Finally, let's look at how you delete data from your table. Note that when you delete something from MySQL, it is deleted - gone, no more, etc. Unless you use transactions that aren't committed, there is no "undo" feature. This is inherent to all databases, not just MySQL.
Here is the most basic way to delete data from a table:
DELETE FROM usertable;
That will delete all rows from a table, in the say way "SELECT * FROM usertable" will select all rows from a table. DELETE takes both the WHERE and LIMIT clauses, allowing you to construct more complicated statements such as this one:
DELETE FROM usertable WHERE FirstName = 'Bill' LIMIT 3;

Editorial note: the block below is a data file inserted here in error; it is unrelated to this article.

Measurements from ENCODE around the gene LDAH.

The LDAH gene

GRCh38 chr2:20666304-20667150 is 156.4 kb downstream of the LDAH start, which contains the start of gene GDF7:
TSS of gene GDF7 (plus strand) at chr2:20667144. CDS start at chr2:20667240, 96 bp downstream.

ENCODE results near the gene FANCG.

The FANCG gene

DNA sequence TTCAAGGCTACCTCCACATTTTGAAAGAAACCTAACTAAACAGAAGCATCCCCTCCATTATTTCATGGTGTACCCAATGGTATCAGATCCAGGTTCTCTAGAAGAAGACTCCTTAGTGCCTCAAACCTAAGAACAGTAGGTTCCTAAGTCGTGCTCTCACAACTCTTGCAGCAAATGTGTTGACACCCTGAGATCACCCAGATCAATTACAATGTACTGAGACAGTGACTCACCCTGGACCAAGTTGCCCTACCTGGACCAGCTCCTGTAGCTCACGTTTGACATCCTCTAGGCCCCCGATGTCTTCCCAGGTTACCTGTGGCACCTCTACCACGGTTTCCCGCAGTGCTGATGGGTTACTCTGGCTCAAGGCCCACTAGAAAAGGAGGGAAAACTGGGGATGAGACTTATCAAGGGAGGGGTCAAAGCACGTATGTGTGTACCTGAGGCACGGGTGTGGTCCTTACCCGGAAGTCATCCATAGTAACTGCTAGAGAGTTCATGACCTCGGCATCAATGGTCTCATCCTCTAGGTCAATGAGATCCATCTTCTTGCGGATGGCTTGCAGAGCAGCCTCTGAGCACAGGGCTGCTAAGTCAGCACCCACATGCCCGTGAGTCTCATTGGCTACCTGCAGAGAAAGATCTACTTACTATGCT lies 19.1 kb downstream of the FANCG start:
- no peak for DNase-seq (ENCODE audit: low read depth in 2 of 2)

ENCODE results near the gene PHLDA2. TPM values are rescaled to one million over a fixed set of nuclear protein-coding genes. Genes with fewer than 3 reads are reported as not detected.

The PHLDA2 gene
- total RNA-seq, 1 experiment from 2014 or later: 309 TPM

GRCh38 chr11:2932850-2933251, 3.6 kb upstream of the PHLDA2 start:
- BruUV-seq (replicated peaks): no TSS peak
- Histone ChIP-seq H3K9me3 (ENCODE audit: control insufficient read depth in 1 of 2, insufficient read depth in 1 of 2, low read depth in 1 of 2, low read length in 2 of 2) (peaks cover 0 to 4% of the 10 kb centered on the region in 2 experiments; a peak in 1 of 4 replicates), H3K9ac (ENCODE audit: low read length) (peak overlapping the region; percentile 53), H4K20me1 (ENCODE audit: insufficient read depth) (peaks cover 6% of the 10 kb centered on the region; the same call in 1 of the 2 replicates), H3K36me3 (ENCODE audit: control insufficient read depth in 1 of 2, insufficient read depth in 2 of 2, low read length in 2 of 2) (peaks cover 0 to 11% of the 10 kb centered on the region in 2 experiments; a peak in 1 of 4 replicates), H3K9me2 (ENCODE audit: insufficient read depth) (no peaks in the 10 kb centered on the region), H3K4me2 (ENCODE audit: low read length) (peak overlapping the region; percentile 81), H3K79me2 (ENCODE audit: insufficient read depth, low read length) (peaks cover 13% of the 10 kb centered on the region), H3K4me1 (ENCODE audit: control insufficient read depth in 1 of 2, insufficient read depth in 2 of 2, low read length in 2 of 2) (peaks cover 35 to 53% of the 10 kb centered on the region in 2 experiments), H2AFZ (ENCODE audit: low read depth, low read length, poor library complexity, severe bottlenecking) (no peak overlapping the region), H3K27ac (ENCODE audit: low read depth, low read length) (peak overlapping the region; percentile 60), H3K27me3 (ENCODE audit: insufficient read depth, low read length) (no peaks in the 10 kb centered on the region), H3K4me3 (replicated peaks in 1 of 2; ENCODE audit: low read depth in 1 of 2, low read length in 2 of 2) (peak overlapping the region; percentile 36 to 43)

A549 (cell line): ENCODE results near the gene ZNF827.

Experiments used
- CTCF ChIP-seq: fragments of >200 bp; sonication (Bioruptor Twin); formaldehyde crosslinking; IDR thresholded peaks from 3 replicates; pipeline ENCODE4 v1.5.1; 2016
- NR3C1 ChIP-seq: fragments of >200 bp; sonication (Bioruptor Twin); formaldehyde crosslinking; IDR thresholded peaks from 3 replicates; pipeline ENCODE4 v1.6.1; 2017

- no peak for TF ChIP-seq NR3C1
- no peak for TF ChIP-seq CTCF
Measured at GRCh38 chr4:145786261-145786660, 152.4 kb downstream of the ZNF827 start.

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Databases Introduction Database hierarchy Types of data Date and time Transactions Stored procedures Triggers Views Keys Referential integrity Indexes Persistent connections Temporary Tables Table handlers Round up History MySQL PostgreSQL Oracle Microsoft SQL Server SQL SQL comments Interacting with MySQL Creating tables Making table changes Deleting tables Inserting data Selecting data Extra SELECT keywords Updating data Deleting data MySQL for dummies A working example Multiple WHERE conditions Grouping rows together with GROUP BY MySQL functions Managing indexes Simple text searching using LIKE Advanced text searching using full-text indexes Range matching Working with NULL Default values Using MySQL with PHP Connecting to a MySQL database Querying and formatting Disconnecting from a MySQL database Reading in data Mixing in PHP variables Results within results Advanced formatting Reading auto-incrementing values Unbuffered queries for large data sets: MYSQLI_USE_RESULT phpMyAdmin PEAR::DB Quick PEAR::DB calls Query information Advanced PEAR::DB Impeared performance? SQLite Using SQLite Before you begin Getting started with SQLite 3 Advanced usage: SQLite3::lastInsertRowID() and SQLite3::querySingle() Mixing SQLite and PHP: SQLite3::createFunction() Normalisation Why separate data? So, what is the solution here? Why not separate data? First normal form Second normal form Other normal forms Conclusion Table joins Complex joins Using temporary tables Adjusting the priority queue How to design your tables Picking the perfect data type When MySQL knows best Persistent connections Choosing a table type Transactions MySQL Improved Subselects, views, and other advanced functions Subselects Views Referential integrity Summary Exercises Further reading Next chapter
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